Maya Leaders Alliance et Al v Attorney General

CourtCaribbean Court of Justice
Docket NumberCCJ Appeal No. BZCV 2014/002; BZ Civil Appeal No. 27 of 2010
JudgeBryon, P., Nelson, J., Saunders, J., Wit, J., Hayton, J., Anderson, J., Rajnauth-Lee, J.
Judgment Date30 Oct 2015
JurisdictionCaribbean States

Caribbean Court of Justice

Court of Appeal

Bryon, P. CCJ; Nelson, J. CCJ; Saunders, J. CCJ; Wit, J. CCJ; Hayton, J. CCJ; Anderson, J. CCJ; Rajnauth-Lee, J. CCJ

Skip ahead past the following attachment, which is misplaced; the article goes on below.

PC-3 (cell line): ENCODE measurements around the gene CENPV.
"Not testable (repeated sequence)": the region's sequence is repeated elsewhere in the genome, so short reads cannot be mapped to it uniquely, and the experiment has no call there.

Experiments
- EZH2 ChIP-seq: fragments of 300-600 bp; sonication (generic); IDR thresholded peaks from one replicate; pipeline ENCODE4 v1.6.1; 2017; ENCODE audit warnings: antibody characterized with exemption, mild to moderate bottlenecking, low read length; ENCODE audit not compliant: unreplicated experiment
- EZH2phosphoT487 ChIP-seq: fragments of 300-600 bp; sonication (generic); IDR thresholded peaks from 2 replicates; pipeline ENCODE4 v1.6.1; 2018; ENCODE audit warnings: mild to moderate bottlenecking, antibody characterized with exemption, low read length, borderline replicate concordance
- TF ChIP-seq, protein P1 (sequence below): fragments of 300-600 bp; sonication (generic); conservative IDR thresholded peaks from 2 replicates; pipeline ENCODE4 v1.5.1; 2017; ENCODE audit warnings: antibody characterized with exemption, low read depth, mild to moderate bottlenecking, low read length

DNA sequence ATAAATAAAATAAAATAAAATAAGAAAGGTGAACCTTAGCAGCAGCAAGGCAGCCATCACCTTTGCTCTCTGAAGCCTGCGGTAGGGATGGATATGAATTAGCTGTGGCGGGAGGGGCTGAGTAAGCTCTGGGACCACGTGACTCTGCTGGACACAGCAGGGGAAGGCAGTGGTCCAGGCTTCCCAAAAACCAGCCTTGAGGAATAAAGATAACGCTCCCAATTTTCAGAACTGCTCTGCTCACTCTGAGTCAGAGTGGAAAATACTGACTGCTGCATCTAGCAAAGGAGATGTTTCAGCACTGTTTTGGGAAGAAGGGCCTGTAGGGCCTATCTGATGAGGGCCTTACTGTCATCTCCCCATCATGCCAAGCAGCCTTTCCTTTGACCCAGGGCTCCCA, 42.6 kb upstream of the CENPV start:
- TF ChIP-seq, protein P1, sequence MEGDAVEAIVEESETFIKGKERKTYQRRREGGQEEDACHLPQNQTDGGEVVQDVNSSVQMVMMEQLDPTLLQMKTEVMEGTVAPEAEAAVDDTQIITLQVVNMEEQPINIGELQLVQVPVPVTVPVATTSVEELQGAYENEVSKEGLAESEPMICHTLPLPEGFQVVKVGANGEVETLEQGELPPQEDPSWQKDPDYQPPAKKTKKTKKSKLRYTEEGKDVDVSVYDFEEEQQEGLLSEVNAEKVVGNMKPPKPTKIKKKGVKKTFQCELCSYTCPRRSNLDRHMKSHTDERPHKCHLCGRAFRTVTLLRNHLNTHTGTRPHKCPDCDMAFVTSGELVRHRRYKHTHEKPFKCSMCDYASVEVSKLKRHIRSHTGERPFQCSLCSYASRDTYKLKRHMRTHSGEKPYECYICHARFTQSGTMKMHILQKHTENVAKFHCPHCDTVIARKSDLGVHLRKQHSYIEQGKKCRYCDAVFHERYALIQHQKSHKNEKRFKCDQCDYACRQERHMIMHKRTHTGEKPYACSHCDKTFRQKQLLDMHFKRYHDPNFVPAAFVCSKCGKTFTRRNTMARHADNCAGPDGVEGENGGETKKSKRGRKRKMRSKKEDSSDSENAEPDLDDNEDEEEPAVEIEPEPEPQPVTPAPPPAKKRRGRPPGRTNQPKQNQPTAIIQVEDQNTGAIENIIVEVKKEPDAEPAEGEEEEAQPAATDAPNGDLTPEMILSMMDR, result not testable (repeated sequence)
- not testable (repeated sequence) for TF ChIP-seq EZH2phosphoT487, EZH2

CCJ Appeal No. BZCV 2014/002; BZ Civil Appeal No. 27 of 2010

Maya Leaders Alliance et al
and
Attorney General
Appearances

Ms Monica Coc Magnusson for the appellants

Mr Denys Barrow S C, Mr Nigel Hawke and Ms Naima Barrow for the respondent